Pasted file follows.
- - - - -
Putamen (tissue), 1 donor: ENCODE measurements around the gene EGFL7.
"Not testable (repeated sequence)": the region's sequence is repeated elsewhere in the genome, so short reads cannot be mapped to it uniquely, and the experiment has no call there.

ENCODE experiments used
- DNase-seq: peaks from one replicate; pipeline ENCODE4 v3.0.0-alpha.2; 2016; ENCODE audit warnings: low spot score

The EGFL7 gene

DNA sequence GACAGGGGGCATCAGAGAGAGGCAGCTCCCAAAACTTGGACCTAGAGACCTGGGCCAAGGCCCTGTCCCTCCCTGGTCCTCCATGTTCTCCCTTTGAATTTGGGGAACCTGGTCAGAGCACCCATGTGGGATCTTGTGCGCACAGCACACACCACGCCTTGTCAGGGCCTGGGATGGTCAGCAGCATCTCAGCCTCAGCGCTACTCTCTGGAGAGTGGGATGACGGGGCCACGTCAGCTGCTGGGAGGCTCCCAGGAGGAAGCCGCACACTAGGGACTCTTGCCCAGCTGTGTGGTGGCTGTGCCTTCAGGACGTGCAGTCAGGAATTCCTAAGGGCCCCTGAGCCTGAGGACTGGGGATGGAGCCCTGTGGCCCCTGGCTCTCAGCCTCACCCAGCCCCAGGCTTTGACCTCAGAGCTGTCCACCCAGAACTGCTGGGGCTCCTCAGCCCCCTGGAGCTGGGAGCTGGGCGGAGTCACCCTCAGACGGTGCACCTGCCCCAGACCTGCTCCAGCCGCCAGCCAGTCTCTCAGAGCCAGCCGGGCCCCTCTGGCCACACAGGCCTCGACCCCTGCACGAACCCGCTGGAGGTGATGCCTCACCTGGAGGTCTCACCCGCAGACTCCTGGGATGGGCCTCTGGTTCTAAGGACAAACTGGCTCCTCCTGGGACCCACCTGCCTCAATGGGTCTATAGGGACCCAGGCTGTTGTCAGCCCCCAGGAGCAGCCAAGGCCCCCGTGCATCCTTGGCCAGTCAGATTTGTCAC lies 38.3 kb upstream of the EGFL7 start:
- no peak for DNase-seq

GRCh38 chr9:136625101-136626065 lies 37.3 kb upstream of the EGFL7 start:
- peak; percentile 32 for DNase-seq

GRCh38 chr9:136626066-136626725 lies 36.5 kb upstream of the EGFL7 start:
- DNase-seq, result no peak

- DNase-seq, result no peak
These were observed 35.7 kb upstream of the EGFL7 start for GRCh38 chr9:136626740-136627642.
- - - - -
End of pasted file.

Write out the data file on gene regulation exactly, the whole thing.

Putamen (tissue), 1 donor: ENCODE measurements around the gene EGFL7.
"Not testable (repeated sequence)": the region's sequence is repeated elsewhere in the genome, so short reads cannot be mapped to it uniquely, and the experiment has no call there.

ENCODE experiments used
- DNase-seq: peaks from one replicate; pipeline ENCODE4 v3.0.0-alpha.2; 2016; ENCODE audit warnings: low spot score

The EGFL7 gene

DNA sequence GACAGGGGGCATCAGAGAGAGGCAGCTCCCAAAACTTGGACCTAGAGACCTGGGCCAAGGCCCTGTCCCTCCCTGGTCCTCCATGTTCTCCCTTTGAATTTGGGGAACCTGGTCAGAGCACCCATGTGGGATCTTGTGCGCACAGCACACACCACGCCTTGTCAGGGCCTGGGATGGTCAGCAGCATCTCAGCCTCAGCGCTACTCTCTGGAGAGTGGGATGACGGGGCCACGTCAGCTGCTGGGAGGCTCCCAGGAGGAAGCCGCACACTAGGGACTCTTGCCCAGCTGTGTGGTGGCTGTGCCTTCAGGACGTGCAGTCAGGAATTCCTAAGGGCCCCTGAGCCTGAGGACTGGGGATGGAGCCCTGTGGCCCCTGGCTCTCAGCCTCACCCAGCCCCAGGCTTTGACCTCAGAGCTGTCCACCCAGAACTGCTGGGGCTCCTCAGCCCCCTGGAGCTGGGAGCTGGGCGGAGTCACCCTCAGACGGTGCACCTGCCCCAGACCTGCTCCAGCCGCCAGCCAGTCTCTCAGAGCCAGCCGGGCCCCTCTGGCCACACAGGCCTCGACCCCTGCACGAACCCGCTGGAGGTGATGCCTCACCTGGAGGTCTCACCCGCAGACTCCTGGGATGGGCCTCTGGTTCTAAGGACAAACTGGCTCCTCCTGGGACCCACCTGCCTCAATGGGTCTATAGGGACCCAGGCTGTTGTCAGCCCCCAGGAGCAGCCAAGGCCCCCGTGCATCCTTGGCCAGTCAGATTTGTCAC lies 38.3 kb upstream of the EGFL7 start:
- no peak for DNase-seq

GRCh38 chr9:136625101-136626065 lies 37.3 kb upstream of the EGFL7 start:
- peak; percentile 32 for DNase-seq

GRCh38 chr9:136626066-136626725 lies 36.5 kb upstream of the EGFL7 start:
- DNase-seq, result no peak

- DNase-seq, result no peak
These were observed 35.7 kb upstream of the EGFL7 start for GRCh38 chr9:136626740-136627642.